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Many of us often talk about Bachelor's and Master's students, PhD students, researchers, professors, and postdocs.

But, do we know what we actually intend when we say "Post-Doc"?

We all know that a Post-Doc is a person who, after finishing his/her PhD, works for one or two years as a scientist in a scientific research group. Beyond this simple definition, I would like to know what you think about Post-Doc roles inside a laboratory and a group.

What is actually a Postdoc fellow?

Is he a debutant researcher? Or is he just a ultra-super-student? Or is he half a super-student, and half a researcher?

What is a Postdoctoral fellow supposed to do?

What do you expect from a Postdoctoral fellow?

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In my neck of the woods, we call debutante researchers PhD students. –  JeffE Jun 26 '12 at 17:45
    
Things get even more confusing if you consider pre-doc positions. –  Artem Kaznatcheev Jun 28 '12 at 17:33
    
@ArtemKaznatcheev Naaaaahhh... don't think so, they're just graduated students. –  DavideChicco.it Jun 29 '12 at 10:20
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In general a postdoc is someone that soon realizes he made a huge mistake about his career. –  Stefano Borini Jul 2 '12 at 21:39
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"We all know that a Post-Doc is a person who, after finishing his/her PhD, works for one or two years as a scientist in a scientific research group." Sorry to say: we don't even know that much. There are many postdocs who are not scientists, and many who work for more than one to two years. –  Pete L. Clark Jun 24 at 16:41

8 Answers 8

In addition to Suresh's answer, I'd say that a postdoc is no longer a student. A PhD student is expected to demonstrate that she can do research, and this is sanctioned by the PhD degree. A postdoc is rather expected to demonstrate that she can be trusted with a permanent academic position.

In my field, postdoc positions usually denote fixed-term positions (between 1 and 3 years) with limited "official" administrative responsibilities (i.e. no involvement in the long-term management of the department). Most postdocs are usually funded on some project, which implies some concrete duties w.r.t. to the project (such as taking care of the "deliverables"). Some are more like "fellowships", where the applicant must come up with her own research agenda. But there is no common basis, and it can varies greatly from one position to another.

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There are many formal roles that generally fall under the category of "post-doc":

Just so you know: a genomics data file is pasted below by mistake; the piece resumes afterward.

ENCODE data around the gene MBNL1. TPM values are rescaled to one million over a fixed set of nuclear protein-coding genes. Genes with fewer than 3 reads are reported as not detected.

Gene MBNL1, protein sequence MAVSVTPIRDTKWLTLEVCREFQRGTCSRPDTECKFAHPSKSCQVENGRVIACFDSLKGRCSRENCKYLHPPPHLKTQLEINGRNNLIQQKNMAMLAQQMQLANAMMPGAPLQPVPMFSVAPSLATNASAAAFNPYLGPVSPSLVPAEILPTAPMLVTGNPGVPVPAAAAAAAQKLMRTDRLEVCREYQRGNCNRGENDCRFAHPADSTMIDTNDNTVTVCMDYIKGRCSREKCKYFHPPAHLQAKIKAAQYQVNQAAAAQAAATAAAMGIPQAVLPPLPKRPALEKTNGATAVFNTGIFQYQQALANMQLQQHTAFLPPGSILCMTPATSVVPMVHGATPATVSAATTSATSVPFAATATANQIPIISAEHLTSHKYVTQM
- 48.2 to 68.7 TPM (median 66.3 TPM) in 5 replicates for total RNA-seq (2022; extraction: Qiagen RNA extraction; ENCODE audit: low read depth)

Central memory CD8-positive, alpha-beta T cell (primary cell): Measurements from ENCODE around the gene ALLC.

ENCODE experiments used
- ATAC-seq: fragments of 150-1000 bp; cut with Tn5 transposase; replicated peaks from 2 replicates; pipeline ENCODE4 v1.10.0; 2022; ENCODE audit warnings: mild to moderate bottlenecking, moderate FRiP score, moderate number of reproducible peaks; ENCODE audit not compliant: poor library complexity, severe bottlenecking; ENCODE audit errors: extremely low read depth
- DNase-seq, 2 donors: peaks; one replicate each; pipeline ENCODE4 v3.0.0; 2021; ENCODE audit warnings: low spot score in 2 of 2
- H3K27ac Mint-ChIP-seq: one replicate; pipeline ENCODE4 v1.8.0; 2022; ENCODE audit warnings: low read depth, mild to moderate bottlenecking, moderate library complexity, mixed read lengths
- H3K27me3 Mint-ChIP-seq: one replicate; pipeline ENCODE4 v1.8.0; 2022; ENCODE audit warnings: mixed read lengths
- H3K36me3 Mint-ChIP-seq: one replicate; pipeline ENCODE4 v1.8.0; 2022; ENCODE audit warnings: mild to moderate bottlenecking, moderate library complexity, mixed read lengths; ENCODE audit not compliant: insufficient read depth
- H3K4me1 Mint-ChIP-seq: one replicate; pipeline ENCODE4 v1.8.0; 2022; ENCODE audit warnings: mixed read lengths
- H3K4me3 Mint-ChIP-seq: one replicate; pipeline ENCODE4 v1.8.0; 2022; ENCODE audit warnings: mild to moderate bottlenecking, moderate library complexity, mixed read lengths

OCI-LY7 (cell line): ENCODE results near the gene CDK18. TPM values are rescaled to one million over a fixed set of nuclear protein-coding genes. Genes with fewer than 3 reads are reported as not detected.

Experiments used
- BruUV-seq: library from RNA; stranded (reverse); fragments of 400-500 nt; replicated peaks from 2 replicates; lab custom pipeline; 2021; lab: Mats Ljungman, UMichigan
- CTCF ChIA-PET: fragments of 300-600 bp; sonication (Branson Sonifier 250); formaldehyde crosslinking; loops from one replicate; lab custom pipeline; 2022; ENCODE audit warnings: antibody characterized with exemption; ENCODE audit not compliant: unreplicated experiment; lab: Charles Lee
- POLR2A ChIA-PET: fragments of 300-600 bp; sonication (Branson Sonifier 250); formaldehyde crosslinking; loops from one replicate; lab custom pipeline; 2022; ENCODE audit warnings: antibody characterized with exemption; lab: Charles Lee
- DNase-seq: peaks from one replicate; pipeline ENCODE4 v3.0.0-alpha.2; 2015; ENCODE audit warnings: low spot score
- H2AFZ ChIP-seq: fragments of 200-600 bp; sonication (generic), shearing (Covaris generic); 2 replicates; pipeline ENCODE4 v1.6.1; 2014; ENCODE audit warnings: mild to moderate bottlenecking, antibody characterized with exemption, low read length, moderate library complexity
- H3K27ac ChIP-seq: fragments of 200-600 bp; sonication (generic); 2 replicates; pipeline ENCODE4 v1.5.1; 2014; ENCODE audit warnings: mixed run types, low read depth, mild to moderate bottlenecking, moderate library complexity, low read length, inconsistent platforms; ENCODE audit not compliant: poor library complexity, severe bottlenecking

• The simplest is as a post-Ph.D researcher working with a faculty mentor and doing their own research
  • Some postdocs have a role as "lab manager": they help with advising students.
  • In addition, if given an appropriate title, a postdoc (as "visiting/research faculty") can write their own grants or collaborate on grants that might support them.
  • The limit of the above is a pure soft-money position that is not "supervised" by a faculty member. Such faculty are also often called 'research faculty', and may be many years away from a Ph.D
  • In wetlabs, a postdoc role might also be as a lab technician or lab manager, handling supplies, tech work (making knockout mice for example).
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I think a post doc is also a temporary/transitory position. I know of some permanent "lab managers", with PhDs, who have no desire to write their own grants or move on. I don't consider them postdocs. –  StrongBad Jun 26 '12 at 17:30
    
Joining @DanielE.Shub, I think research faculty is more or less a permanent position while post-doc is not. –  Stat-R Aug 6 '12 at 16:54

To quote (jokingly) a rather blunt friend of mine, a post-doctoral fellow is "someone who has a Ph.D. but is still nobody." I don't quite subscribe to so dismal a view, but it usually means someone who hasn't achieved full independence yet (inasmuch as they still have at least a nominal advisor).

I expect a postdoctoral fellow in my group to be a competent researcher who doesn't need much instruction on the basics of how to do research, but might need some training on the particular skills needed in my group. She should be capable of taking over virtually any duty in the group, and would be expected to take on some of the duties that would be associated with being a professor (or staff member in a research lab somewhere). That would mean being responsible for supervising undergraduates doing research projects, occasionally covering lectures, and being responsible for supervising the lab (purchasing equipment, and so on).

That said, the post-doctoral fellow would not be left entirely to her own devices: since she is still effectively in a training situation, she would be given help and advanced notice. I would not just surprise her with duties; they would be assigned per mutual agreement, and always with a specific purpose in mind. (In other words, I am not simply "dumping" duties on the post-doc.)

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In my field, a successful PhD student is already not nobody. –  JeffE Aug 2 '12 at 21:56
    
@JeffE: Fair enough. I don't think that it's quite so dismal. But I do think a postdoc is by definition not quite a fully established individual. I've edited my answer accordingly. –  aeismail Aug 3 '12 at 13:35